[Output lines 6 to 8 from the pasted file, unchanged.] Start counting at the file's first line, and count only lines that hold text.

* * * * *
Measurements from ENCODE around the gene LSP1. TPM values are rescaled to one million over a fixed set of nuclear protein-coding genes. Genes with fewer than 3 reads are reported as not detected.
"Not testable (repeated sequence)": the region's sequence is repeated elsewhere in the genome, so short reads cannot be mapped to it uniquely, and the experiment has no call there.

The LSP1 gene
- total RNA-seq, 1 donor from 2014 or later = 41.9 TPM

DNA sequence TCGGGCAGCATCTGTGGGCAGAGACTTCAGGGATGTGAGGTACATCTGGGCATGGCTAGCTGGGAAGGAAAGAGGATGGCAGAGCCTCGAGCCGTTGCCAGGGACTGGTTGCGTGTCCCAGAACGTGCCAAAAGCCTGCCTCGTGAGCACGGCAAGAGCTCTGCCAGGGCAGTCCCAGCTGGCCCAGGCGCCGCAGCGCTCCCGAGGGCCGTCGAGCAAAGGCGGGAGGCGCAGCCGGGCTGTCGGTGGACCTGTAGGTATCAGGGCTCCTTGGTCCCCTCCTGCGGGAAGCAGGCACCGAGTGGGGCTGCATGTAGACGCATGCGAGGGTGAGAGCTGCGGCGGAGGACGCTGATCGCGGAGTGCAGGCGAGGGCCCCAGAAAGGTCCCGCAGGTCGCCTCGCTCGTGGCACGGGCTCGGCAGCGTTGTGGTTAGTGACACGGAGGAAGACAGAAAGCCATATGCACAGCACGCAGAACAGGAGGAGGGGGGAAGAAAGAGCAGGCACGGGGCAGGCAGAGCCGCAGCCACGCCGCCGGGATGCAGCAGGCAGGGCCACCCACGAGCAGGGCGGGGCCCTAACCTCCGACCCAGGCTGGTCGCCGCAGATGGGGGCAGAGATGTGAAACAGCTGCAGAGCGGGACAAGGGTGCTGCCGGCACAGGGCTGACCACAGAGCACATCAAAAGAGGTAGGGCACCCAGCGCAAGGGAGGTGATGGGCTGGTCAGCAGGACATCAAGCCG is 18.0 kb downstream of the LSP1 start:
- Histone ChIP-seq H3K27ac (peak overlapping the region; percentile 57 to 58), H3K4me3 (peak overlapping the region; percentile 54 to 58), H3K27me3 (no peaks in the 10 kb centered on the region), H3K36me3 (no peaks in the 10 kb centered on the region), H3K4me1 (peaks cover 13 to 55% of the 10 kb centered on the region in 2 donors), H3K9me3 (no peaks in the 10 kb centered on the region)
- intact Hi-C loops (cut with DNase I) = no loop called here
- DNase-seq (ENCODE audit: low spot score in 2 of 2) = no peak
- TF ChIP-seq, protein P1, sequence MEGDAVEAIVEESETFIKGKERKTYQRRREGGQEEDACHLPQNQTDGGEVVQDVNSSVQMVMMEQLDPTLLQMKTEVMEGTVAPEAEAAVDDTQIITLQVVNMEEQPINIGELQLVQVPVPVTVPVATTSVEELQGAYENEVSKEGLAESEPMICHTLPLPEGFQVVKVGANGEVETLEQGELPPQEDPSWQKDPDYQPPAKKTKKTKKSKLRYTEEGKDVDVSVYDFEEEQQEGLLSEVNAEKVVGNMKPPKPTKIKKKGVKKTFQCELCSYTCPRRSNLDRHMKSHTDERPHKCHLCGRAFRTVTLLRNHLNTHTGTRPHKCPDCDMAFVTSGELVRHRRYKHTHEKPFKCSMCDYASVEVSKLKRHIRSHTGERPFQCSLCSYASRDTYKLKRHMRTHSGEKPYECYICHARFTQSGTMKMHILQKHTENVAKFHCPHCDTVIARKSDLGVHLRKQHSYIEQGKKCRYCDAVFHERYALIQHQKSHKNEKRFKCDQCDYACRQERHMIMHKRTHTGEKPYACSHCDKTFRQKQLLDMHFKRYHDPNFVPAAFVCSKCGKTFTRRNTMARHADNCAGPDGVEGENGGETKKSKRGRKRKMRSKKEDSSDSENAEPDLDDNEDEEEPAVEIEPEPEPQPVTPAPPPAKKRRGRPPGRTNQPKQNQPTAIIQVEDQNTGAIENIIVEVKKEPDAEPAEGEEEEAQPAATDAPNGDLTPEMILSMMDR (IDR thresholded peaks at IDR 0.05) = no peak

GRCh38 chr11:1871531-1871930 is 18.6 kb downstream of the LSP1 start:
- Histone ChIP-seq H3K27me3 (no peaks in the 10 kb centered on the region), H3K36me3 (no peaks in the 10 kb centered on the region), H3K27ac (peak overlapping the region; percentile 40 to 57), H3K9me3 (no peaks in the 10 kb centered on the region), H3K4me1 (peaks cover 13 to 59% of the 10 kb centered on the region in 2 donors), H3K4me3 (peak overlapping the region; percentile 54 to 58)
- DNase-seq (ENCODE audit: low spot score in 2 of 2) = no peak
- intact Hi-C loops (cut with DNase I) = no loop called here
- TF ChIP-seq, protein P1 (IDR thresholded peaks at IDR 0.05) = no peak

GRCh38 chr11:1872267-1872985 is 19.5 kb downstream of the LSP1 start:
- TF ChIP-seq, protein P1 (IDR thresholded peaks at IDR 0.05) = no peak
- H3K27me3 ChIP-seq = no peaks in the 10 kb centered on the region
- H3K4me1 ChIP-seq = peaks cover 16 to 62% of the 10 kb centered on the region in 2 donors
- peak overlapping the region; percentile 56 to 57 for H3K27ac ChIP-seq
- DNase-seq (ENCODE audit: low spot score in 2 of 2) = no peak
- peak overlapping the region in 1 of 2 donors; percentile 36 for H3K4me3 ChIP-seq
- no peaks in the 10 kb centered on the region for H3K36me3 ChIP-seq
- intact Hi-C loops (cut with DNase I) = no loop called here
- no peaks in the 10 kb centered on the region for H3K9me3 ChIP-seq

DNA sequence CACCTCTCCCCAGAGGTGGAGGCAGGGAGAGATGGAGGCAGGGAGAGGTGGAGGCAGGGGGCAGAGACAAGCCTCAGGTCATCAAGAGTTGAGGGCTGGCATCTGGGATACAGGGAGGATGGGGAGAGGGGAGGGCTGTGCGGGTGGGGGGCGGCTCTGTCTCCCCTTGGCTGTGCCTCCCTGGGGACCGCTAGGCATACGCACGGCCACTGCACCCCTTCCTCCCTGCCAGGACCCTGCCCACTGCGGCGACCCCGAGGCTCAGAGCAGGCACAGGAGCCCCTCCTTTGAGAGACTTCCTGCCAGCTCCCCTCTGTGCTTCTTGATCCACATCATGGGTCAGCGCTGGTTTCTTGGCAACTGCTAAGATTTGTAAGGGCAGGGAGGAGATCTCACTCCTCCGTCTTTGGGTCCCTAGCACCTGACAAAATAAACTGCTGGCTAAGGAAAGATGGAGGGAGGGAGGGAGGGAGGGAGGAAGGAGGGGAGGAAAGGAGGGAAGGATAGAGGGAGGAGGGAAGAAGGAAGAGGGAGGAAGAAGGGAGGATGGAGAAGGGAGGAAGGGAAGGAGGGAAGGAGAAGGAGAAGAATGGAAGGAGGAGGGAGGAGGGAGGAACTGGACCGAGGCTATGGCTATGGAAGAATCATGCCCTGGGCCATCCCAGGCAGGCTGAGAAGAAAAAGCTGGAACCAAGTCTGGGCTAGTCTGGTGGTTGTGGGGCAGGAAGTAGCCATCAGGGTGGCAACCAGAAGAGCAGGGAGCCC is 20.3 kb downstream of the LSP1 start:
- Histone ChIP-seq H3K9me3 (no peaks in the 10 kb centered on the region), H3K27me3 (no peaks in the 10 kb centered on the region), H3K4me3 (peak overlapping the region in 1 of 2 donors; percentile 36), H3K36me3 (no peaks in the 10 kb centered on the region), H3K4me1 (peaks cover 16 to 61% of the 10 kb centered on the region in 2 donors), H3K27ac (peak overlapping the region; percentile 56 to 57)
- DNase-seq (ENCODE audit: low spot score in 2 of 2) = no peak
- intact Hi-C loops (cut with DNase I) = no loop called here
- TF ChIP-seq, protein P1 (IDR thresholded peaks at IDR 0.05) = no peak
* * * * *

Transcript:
- Histone ChIP-seq H3K27ac (peak overlapping the region; percentile 57 to 58), H3K4me3 (peak overlapping the region; percentile 54 to 58), H3K27me3 (no peaks in the 10 kb centered on the region), H3K36me3 (no peaks in the 10 kb centered on the region), H3K4me1 (peaks cover 13 to 55% of the 10 kb centered on the region in 2 donors), H3K9me3 (no peaks in the 10 kb centered on the region)
- intact Hi-C loops (cut with DNase I) = no loop called here
- DNase-seq (ENCODE audit: low spot score in 2 of 2) = no peak